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Brotherhood

Brotherhood

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Published by bde_gnas
Mysticism
Mysticism

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Categories:Types, Research
Published by: bde_gnas on Apr 22, 2013
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04/22/2013

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Viewpoint: Brotherhood
By John Algeo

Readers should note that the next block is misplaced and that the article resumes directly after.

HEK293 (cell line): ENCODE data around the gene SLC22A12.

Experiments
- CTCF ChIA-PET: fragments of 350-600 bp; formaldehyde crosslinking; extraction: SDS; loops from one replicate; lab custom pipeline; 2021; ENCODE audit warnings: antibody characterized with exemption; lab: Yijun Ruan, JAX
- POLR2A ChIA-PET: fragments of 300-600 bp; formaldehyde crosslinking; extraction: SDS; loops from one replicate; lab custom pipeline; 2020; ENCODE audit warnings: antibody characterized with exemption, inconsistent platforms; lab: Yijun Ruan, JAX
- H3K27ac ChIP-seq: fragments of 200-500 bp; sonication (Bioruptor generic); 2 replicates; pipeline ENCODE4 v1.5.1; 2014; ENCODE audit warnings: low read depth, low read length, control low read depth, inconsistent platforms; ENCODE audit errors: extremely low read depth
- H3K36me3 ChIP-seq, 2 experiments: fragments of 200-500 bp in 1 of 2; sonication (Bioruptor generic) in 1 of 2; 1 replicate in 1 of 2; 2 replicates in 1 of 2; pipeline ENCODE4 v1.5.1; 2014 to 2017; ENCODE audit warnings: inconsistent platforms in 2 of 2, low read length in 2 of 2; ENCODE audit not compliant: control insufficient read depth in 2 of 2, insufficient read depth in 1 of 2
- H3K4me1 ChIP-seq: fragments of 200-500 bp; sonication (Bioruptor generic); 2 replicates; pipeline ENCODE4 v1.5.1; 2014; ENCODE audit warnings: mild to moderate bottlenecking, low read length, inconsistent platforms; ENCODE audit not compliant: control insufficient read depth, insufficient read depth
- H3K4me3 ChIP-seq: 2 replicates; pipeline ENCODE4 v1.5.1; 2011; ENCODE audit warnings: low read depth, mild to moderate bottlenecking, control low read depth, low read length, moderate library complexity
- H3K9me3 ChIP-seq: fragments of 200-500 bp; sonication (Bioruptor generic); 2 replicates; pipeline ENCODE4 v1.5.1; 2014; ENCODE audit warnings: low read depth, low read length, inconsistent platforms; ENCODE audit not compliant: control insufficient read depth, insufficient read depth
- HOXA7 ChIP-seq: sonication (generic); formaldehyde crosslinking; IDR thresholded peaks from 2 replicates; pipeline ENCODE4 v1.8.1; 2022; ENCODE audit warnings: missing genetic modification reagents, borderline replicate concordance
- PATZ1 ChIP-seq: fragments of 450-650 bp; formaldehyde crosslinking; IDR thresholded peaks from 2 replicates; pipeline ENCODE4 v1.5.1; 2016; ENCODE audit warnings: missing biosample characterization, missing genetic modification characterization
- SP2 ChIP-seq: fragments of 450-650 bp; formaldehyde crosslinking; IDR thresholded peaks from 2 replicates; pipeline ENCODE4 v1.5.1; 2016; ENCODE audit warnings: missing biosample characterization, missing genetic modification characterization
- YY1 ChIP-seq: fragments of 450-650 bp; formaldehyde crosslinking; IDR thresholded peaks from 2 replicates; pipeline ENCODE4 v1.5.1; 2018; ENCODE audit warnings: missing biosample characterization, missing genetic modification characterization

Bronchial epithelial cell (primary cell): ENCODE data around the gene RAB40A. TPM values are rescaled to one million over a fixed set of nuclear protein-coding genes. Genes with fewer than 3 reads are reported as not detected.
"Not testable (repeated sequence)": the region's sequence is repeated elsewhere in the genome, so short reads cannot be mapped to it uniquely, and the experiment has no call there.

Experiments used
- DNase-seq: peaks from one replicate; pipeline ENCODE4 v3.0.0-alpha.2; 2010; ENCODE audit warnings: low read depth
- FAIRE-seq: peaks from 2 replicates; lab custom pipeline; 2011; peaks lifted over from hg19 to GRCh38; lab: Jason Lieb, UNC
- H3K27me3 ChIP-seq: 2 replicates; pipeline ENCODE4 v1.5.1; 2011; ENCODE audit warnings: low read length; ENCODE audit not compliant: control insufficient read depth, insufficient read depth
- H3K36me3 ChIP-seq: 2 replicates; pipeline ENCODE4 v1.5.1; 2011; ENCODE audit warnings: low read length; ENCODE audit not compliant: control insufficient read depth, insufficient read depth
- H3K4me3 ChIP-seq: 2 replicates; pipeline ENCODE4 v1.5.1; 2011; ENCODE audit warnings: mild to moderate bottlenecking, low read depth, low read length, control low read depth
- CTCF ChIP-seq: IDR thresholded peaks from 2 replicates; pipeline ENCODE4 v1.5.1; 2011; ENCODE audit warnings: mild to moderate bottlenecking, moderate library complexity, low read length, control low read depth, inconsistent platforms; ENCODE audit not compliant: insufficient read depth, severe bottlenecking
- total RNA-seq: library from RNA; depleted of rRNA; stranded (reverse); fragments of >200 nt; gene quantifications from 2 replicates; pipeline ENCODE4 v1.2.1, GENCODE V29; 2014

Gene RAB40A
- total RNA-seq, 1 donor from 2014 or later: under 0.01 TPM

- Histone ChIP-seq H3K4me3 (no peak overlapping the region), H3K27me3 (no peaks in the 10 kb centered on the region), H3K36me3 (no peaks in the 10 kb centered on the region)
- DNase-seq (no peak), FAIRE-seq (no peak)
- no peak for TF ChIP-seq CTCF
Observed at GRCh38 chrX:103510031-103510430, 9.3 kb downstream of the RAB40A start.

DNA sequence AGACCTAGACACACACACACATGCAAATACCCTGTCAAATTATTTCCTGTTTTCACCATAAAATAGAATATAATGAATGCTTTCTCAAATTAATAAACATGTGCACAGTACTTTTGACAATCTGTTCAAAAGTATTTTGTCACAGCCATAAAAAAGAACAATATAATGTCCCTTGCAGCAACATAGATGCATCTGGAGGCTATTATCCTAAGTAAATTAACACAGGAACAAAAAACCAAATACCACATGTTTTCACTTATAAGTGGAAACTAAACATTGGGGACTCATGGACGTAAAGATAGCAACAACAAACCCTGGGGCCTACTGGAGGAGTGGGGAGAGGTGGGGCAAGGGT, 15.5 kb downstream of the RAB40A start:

A member of our Society recently returned our 2002 Annual Fund leaflet, whichincluded a quotation using the word “brotherhood.” That word was circled and thecomment added, “I’m not a brother.” That comment has been made in recentyears by a number of women who object to the use of the word in our first Object:“to form a nucleus of the universal brotherhood of humanity without distinction ofrace, creed, sex, caste, or color.” The use of the word in Theosophy and thehistory behind it are worth considering.In the early days of our Society, there were two strong interests among itsmembers. One was to increase human cooperation on an international scalewithout any bias, to promote cross-cultural understanding, and to transform one’sown nature through insight into the nature of reality and of the humanconstitution. Those interests became embodied in our three Objects, which youfind stated on the inside front cover of this journal.But a second kind of interest was also very widespread, namely, to learn how todo exceptional feats, to perform phenomena, and to acquire unusual abilities.The nineteenth century, when the Theosophical Society was founded, was ahotbed of interest in spiritualism and psychic phenomena. It was, in fact, suchinterest that led many of the early members to join the Society in the hope offinding in it a channel by which they might experience and learn to produce suchphenomena themselves.The wise teachers who inspired the foundation of the Society, however, had nopatience with the second interest. One of them wrote to an Englishman, A. O.Hume, who strongly preferred the latter, as follows: “it has been constantly ourwish to spread on the Western Continent among the foremost educated classes‘Branches’ of the T. S. as the harbingers of a